D’Addario EJ45 Pro-Arte – Best overall
D’Addario is the top-rated guitar string creator. They have been around since the ’30s.
The EJ34 Pro-Arte is their best-selling classical string set. It’s also the best-seller model in the market. We’re talking about an affordable set made with silver-plated copper winding on top of their branded “multi-filament” nylon.
Also, the treble strings are made of titanium, which increases the projection and the treble.
Overall, they offer a comfortable playing experience, durability, plus a round sound.
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D’Addario EXP45 – Professional choice
The D’Addario EXP45 is similar to the EJ4 set. The difference relies on the sustain this set achieves, as it’s higher than any other on the list.
The magic comes from a special micro-fine coating the brand applies to each string.
It’s the company’s most popular string for acoustic guitar. It’s also a professional choice for its warmth, consistency, and projection.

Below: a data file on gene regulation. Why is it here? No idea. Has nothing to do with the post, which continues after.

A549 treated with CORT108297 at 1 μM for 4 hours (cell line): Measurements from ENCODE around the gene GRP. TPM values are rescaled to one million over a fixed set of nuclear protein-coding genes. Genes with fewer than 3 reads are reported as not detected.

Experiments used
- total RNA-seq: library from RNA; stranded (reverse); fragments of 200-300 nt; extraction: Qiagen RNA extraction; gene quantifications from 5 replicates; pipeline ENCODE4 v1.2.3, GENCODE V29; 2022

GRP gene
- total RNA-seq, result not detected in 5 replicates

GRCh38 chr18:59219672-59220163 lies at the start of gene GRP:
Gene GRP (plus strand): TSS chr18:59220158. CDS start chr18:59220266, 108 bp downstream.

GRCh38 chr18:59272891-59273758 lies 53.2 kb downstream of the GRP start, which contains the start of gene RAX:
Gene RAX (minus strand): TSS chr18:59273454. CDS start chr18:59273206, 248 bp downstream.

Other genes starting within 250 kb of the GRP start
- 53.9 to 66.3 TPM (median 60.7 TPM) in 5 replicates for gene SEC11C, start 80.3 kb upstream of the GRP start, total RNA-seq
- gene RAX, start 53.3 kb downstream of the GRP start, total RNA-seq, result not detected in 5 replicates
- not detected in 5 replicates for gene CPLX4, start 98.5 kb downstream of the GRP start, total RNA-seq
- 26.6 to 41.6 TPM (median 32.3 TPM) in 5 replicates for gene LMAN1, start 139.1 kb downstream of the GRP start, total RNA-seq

These strings come with normal tension, clear nylon on all strings, and a non-ball end (that means you have to tie them to the bridge).
The item also comes with a corrosion-resistant packaging process, so they stay fresh as they ship. That also means they will sound “new” for longer than other strings, which often refers to bright and strong. At the same time, they might sound too “snappy” for some.
I have to note this set is part of the Pro-Arte string series. The lineup is all about accuracy and superb definition on the treble strings.
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D’Addario EJ43 – Best light
Here’s another member of the Pro-Arte series. This time, though, we choose the EJ43 strings, a light-gauge, light-tension string.
Much like the other members of the series, the EJ43 has “laser selected trebles.” That means the brand measures the diameter of each treble string to deliver precise results.
As for materials, we’re looking at a proprietary multi-filament nylon core on top of the silver-plated copper for the bass strings. The treble material is nylon with the same multi-filament core.
Because of their thinner construction, they offer softer touch, more effortless playability, and mellow tonalities.
The material is nylon for bass and treble items. It follows D’Addario’s high manufacturing standards-
Overall the tone of the EJ43 is balanced, warm, and full. Also, these strings deliver a more consistent intonation.
Lastly, it ships with the same corrosion-resistant package.
I recommend the EJ43 for old or delicate guitars. Its light-tension feature won’t compromise the stability of your vintage instrument.